**Permutations**

## Table of Content |

**What do you mean by Permutation?**

The word ** permutation** means

**arrangement**of the alike or different objects taken some or all at a time. So we can observe the word ‘arrangement’ used in the definition of permutation. Here the arrangement means selection as well as ordering. That means the order in which the objects are selected have also been taken care of in this case.

**For Example**

The number of 5 digit numbers which can be formed using the digits 0, 1, 2, 3, 4 and 5.

In this example, we just not have to select the 5 digits out of given 6 digits but also have to see the number of possible cases for the different arrangement. So, the numbers 34251, 21034, 42351 are all different cases.

We will try to explore this definition in the upcoming heading.

**Explain Permutation with some practical examples**

Permutation refers to the situation where the arrangement of objects are being considered.

In general, the permutation of n distinct objects taken r at a time, is represented and calculated as:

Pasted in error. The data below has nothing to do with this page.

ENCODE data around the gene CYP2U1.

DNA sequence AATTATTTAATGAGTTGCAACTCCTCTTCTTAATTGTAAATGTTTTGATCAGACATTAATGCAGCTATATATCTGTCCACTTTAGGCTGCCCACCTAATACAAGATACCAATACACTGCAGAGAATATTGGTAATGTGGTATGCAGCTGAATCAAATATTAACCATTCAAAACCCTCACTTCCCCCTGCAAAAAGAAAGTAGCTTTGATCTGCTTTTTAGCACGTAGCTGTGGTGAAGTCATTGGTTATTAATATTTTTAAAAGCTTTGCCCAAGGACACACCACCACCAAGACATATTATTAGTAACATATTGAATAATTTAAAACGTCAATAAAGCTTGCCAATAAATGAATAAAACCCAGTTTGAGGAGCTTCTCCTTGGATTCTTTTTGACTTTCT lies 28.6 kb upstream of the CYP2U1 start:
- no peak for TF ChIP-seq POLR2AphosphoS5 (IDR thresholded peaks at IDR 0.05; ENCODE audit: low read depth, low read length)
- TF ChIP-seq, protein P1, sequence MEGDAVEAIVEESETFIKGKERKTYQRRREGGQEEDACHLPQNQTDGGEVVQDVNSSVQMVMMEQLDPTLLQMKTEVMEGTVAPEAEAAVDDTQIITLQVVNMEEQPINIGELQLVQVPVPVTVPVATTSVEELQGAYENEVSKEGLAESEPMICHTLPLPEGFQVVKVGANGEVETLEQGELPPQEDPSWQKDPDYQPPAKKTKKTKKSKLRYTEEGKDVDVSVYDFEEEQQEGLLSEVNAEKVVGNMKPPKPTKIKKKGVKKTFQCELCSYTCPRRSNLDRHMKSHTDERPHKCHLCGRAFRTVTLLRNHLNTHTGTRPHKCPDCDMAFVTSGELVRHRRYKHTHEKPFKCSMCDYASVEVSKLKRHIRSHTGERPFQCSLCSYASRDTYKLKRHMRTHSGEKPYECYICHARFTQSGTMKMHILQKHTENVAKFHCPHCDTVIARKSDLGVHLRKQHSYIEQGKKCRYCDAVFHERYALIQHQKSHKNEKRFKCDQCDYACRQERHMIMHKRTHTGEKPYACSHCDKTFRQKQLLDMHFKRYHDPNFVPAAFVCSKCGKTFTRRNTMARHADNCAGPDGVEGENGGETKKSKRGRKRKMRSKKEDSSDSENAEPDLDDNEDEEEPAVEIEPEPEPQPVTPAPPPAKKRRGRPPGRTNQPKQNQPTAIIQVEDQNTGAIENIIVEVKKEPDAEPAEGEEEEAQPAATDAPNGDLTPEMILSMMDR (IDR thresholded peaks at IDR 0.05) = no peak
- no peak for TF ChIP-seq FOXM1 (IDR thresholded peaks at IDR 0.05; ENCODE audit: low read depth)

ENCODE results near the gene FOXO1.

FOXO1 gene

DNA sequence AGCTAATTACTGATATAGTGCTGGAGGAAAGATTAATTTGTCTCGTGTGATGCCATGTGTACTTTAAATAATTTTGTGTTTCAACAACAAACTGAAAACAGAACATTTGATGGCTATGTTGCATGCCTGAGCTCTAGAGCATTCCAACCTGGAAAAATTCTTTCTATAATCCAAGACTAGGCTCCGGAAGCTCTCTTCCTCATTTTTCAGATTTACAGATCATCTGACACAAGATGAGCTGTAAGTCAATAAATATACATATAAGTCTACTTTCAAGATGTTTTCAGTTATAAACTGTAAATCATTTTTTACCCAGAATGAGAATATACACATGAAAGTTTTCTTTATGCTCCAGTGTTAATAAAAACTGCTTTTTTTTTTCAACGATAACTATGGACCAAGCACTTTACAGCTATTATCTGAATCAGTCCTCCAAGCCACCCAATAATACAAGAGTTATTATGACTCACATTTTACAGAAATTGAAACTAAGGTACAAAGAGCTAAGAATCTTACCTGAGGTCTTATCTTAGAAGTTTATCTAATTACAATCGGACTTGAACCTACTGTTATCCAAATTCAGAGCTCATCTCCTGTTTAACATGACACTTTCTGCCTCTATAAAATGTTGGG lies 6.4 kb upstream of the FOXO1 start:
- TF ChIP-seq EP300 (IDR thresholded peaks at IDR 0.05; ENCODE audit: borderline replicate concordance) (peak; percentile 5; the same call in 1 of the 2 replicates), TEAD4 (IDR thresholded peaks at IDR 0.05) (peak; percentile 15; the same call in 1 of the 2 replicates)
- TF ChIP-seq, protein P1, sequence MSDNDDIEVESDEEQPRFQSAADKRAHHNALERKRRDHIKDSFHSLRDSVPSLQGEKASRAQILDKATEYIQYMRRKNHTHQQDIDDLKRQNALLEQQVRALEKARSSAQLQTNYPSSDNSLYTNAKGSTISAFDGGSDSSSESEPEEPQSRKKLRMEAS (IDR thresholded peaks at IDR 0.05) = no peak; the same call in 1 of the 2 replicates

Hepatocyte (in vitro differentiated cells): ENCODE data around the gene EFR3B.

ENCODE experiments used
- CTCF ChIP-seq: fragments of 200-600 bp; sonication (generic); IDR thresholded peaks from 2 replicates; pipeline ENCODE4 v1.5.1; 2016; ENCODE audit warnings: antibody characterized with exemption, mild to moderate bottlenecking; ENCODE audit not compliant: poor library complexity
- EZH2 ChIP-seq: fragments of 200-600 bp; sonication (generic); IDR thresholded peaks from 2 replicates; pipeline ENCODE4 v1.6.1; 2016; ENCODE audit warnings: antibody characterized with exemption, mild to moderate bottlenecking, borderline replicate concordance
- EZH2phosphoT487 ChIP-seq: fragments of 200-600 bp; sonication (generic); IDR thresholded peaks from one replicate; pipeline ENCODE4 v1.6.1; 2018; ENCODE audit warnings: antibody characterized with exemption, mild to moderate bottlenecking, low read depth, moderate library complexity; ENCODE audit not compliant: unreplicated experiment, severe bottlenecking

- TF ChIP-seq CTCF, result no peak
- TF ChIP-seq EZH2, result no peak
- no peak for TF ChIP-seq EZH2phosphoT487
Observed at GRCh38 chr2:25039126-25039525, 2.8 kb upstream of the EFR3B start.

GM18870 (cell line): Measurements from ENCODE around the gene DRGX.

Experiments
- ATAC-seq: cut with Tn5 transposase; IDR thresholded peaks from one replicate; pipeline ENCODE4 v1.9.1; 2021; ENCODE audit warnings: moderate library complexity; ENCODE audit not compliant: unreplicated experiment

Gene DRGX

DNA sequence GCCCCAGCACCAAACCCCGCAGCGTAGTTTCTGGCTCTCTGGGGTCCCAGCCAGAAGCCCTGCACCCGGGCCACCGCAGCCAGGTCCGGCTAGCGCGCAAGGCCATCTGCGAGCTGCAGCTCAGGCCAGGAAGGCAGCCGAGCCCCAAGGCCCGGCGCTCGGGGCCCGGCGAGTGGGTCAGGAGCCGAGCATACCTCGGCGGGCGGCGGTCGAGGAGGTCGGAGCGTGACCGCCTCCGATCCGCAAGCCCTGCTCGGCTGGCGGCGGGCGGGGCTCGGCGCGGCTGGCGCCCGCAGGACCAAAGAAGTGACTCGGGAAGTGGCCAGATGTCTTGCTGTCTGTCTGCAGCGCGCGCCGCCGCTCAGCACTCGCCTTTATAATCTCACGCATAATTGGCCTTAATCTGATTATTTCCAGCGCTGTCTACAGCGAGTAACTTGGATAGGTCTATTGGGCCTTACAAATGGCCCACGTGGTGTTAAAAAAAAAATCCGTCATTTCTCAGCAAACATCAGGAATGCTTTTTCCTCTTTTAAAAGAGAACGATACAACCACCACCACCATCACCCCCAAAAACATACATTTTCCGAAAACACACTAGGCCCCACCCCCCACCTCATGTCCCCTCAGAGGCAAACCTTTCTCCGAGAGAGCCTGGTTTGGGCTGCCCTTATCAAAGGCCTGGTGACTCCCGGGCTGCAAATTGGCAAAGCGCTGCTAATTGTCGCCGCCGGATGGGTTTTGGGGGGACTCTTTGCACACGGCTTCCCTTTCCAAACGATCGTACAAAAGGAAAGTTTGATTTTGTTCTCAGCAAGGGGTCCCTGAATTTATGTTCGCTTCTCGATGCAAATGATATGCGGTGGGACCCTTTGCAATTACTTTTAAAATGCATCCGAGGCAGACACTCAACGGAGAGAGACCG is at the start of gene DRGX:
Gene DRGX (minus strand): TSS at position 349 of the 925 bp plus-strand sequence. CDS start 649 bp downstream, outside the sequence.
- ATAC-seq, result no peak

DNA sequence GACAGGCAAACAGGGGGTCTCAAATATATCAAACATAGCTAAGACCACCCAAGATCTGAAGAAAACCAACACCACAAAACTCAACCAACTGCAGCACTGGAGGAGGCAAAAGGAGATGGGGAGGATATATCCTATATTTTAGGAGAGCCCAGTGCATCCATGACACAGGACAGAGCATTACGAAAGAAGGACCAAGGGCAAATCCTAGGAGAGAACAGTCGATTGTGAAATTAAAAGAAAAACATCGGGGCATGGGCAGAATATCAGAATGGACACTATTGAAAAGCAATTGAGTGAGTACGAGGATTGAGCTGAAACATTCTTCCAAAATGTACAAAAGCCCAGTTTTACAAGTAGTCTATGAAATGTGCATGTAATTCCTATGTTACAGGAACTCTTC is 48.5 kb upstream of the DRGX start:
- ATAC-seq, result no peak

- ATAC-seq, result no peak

This can also be represented as **P(n, r) or P _{r}^{n}**. Here, in the definition of permutation,

*r*can be any positive integer less then or equals to

*n*So, on the basis of the values of

**.***r*whether it is less then or equals to n we can have two different conditions or theorems.

**Theorem – 1**

The number of permutations or arrangement of n distinct things taken all at a time can be represented by:

Consider the 5 seats in a car on which 5 persons are to be seated.

So, to find the number of cases in which 5 persons can be seated will be the case of permutation of 5 persons taking all 5 seats at a time (^{5}*P _{5})*.

**Theorem - 2**